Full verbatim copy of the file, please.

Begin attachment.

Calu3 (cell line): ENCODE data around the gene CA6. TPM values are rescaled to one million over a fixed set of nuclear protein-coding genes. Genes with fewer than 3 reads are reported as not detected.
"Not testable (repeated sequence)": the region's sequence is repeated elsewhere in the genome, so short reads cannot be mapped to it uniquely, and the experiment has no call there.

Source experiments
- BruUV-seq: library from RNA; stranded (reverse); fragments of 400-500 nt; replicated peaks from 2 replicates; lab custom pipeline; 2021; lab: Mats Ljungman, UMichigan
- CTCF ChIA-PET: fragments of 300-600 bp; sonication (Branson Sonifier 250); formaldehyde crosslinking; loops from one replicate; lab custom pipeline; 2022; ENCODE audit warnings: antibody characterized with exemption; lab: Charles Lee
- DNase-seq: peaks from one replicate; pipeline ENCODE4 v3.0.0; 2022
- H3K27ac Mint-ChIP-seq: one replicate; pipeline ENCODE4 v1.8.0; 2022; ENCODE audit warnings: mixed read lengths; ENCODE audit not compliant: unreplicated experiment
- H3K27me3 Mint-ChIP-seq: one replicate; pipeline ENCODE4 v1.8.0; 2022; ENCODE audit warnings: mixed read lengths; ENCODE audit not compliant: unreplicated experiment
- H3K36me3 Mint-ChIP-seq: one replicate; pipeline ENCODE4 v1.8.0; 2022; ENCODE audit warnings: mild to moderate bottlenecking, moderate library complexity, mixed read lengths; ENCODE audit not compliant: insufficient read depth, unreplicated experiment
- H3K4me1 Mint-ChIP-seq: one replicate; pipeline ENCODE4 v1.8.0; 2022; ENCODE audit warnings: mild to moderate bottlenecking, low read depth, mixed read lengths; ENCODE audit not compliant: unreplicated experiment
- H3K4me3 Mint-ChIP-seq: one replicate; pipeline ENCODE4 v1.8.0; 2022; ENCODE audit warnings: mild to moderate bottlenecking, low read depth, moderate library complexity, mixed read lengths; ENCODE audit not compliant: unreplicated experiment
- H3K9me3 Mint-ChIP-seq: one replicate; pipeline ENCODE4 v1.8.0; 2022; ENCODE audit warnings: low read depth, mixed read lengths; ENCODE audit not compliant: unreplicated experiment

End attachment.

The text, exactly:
Calu3 (cell line): ENCODE data around the gene CA6. TPM values are rescaled to one million over a fixed set of nuclear protein-coding genes. Genes with fewer than 3 reads are reported as not detected.
"Not testable (repeated sequence)": the region's sequence is repeated elsewhere in the genome, so short reads cannot be mapped to it uniquely, and the experiment has no call there.

Source experiments
- BruUV-seq: library from RNA; stranded (reverse); fragments of 400-500 nt; replicated peaks from 2 replicates; lab custom pipeline; 2021; lab: Mats Ljungman, UMichigan
- CTCF ChIA-PET: fragments of 300-600 bp; sonication (Branson Sonifier 250); formaldehyde crosslinking; loops from one replicate; lab custom pipeline; 2022; ENCODE audit warnings: antibody characterized with exemption; lab: Charles Lee
- DNase-seq: peaks from one replicate; pipeline ENCODE4 v3.0.0; 2022
- H3K27ac Mint-ChIP-seq: one replicate; pipeline ENCODE4 v1.8.0; 2022; ENCODE audit warnings: mixed read lengths; ENCODE audit not compliant: unreplicated experiment
- H3K27me3 Mint-ChIP-seq: one replicate; pipeline ENCODE4 v1.8.0; 2022; ENCODE audit warnings: mixed read lengths; ENCODE audit not compliant: unreplicated experiment
- H3K36me3 Mint-ChIP-seq: one replicate; pipeline ENCODE4 v1.8.0; 2022; ENCODE audit warnings: mild to moderate bottlenecking, moderate library complexity, mixed read lengths; ENCODE audit not compliant: insufficient read depth, unreplicated experiment
- H3K4me1 Mint-ChIP-seq: one replicate; pipeline ENCODE4 v1.8.0; 2022; ENCODE audit warnings: mild to moderate bottlenecking, low read depth, mixed read lengths; ENCODE audit not compliant: unreplicated experiment
- H3K4me3 Mint-ChIP-seq: one replicate; pipeline ENCODE4 v1.8.0; 2022; ENCODE audit warnings: mild to moderate bottlenecking, low read depth, moderate library complexity, mixed read lengths; ENCODE audit not compliant: unreplicated experiment
- H3K9me3 Mint-ChIP-seq: one replicate; pipeline ENCODE4 v1.8.0; 2022; ENCODE audit warnings: low read depth, mixed read lengths; ENCODE audit not compliant: unreplicated experiment